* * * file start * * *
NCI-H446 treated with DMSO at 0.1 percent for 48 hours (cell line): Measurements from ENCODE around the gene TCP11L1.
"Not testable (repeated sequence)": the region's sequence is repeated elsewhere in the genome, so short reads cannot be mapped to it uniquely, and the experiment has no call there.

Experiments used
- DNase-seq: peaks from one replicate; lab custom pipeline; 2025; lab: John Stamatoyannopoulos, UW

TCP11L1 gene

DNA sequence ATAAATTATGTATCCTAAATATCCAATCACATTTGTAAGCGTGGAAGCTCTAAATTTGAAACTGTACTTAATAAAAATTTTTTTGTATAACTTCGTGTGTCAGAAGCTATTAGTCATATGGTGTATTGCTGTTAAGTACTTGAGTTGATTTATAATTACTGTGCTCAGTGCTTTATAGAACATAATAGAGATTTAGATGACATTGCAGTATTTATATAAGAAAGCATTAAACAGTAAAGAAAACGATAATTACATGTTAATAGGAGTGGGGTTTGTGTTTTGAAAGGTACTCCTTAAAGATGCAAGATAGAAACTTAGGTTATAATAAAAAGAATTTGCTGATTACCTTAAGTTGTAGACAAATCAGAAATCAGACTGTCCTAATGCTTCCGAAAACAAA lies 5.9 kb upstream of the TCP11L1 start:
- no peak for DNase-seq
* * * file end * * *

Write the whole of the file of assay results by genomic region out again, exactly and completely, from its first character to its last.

NCI-H446 treated with DMSO at 0.1 percent for 48 hours (cell line): Measurements from ENCODE around the gene TCP11L1.
"Not testable (repeated sequence)": the region's sequence is repeated elsewhere in the genome, so short reads cannot be mapped to it uniquely, and the experiment has no call there.

Experiments used
- DNase-seq: peaks from one replicate; lab custom pipeline; 2025; lab: John Stamatoyannopoulos, UW

TCP11L1 gene

DNA sequence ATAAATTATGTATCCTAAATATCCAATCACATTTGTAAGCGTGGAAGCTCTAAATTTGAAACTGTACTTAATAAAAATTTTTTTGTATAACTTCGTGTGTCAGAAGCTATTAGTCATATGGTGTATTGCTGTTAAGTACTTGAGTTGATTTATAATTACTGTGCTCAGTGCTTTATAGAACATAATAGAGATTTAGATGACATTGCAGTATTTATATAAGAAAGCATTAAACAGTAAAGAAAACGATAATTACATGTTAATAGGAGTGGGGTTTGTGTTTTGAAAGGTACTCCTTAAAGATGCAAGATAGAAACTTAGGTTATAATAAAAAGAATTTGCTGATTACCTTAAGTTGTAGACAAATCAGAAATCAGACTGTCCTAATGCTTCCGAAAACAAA lies 5.9 kb upstream of the TCP11L1 start:
- no peak for DNase-seq